Chloe Meek Foster, right and Craig, middle, at their father’s wedding
A WOMAN has told how losing the three people closest to her have made her look at life more charitably.
Chloe Meek Foster, 22, from Brighton, lost her brother Craig when she was six.
Craig was 17 and suffered from epidermolysis bullosa (EB), a rare skin disorder. Complications brought on by the condition caused his death in 2002.
In the following few years, Chloe lost both her parents
Chloe, who went to Varndean High School, Brighton, said: “After Craig passed it was very hard for all of us. It was the first passing of someone from our family so it really shook us.”
She still holds memories of Craig close to her heart, saying: “Craig still has a huge impact on our lives.
“He was a huge Arsenal fan and because of that I cheer them on too. He had a great sense of humour and a charming smile which I remember fondly.”
“He was very strong when it came to the disease.
“He had to have his bandages, which covered his entire body, changed two to three times a day which was excruciating for him, as well as baths twice a day as well.
“He did have his bad days but he always put on a brave face whenever my sister Jodie and I saw him.”
In 2007, Chloe’s father died from liver failure and in 2012 tragedy struck again when her mother died of viral hepatitis.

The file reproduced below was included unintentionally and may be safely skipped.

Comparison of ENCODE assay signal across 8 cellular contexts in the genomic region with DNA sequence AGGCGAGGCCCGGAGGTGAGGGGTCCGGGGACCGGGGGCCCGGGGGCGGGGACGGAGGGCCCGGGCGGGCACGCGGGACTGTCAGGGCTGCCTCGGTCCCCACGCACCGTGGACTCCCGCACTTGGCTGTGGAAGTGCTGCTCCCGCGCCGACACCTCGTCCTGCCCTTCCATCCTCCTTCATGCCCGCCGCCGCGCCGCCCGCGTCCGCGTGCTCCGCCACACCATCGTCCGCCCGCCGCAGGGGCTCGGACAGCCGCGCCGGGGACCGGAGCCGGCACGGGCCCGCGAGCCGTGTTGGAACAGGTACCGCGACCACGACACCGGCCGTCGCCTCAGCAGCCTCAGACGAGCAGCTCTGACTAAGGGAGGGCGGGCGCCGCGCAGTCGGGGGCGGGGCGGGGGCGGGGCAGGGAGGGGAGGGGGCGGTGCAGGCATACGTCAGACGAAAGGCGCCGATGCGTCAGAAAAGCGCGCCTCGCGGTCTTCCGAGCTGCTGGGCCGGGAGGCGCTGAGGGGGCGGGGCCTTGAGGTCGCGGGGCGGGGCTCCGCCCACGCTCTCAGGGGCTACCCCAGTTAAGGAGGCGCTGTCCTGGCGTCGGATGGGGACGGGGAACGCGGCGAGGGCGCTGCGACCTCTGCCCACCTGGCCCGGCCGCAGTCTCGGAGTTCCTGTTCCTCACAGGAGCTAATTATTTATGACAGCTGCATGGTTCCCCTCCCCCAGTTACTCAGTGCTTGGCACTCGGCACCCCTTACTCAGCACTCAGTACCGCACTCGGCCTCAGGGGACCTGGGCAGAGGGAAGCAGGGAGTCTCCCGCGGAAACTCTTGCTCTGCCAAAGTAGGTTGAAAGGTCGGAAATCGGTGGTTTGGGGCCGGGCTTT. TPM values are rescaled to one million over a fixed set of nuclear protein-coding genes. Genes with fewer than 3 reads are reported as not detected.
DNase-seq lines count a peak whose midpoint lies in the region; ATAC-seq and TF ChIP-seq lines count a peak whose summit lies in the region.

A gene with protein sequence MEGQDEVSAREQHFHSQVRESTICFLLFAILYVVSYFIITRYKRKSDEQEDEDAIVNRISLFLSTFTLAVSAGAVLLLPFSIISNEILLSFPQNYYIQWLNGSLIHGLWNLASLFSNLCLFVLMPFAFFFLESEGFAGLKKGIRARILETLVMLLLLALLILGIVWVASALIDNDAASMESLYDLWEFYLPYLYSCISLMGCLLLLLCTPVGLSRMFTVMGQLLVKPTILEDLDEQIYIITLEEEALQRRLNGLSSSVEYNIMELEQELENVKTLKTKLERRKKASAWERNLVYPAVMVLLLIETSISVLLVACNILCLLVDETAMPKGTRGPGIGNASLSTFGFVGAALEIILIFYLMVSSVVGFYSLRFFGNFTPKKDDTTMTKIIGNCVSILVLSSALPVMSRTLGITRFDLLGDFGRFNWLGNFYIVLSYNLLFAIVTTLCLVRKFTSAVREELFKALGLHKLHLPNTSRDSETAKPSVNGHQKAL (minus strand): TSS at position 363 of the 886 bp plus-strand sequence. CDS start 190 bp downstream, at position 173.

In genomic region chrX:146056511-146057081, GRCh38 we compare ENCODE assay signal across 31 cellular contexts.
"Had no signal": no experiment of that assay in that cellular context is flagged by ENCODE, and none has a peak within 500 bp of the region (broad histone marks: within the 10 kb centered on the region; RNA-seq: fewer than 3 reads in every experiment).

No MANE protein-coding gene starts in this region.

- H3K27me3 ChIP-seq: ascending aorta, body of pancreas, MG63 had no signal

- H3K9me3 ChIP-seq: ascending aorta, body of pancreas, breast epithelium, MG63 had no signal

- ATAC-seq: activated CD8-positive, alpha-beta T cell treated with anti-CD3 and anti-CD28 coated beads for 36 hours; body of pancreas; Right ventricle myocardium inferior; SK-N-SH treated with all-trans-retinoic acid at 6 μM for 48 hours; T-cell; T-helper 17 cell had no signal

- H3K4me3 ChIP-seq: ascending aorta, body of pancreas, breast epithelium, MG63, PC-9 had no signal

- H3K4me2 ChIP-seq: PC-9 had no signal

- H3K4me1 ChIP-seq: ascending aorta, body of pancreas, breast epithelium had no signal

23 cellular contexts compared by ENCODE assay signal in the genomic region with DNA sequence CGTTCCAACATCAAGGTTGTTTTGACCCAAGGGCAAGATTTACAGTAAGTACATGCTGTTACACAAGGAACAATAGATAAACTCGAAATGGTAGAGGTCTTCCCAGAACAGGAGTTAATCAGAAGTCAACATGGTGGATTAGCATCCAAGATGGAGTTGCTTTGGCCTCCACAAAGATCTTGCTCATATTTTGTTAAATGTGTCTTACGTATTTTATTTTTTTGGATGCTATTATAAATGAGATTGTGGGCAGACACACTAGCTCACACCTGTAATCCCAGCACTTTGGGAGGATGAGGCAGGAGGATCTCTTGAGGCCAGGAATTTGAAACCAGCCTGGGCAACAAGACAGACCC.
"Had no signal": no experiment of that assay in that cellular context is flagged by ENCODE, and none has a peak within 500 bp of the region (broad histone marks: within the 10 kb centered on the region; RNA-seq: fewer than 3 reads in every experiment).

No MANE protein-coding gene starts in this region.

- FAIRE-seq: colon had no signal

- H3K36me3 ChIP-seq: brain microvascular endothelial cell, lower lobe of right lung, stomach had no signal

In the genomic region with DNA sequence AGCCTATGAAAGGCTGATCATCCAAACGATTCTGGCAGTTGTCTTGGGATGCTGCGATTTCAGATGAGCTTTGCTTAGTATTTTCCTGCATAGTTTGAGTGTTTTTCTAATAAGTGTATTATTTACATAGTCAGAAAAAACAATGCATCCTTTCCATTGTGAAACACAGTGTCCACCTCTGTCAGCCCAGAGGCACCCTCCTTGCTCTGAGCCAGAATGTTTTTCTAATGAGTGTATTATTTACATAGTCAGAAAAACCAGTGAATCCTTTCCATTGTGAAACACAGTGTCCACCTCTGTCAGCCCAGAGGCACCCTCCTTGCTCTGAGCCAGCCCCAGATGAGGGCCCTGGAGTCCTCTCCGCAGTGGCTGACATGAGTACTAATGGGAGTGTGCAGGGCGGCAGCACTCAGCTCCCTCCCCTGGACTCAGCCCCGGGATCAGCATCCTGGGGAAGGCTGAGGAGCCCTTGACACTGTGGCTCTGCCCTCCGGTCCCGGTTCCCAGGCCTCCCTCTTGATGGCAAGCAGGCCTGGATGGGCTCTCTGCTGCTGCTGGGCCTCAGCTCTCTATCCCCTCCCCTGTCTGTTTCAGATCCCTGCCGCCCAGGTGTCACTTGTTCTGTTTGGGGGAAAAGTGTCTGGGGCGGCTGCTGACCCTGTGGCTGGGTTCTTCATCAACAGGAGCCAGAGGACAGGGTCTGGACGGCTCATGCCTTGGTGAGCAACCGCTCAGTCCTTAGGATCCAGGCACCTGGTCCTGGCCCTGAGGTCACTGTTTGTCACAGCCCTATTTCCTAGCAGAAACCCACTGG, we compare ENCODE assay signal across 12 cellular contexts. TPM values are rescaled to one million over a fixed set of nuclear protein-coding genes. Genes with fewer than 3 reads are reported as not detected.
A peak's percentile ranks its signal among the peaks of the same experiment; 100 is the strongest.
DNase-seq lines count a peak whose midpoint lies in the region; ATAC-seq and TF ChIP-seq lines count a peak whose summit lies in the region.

Her sister Jodie Dunk lost her daughter to meningitis in 2009.
But Chloe has drawn on these experiences as something to inspire her.
She said: “I would definitely say all this has made me a stronger, independent person.
“My friends would definitely describe me as caring and dedicated, I hope. Of course every loss was hard, but through time I came to accept them all and just continue to concentrate on all of the good memories.”
EB is a little-known condition and Chloe his keen to help raise awareness of it.
She works at Sainsbury’s in Portland Road, Hove, and pushed for DEBRA, an EB charity, to be the store’s chosen cause for the year.
She succeeded and managed to raise £1,500 but, more importantly to her, raised awareness.
She said that it has made friends and colleagues understand EB better.
Chloe said DEBRA helped support the family with essential equipment such as a special wheelchair and bath.
Source: The Argus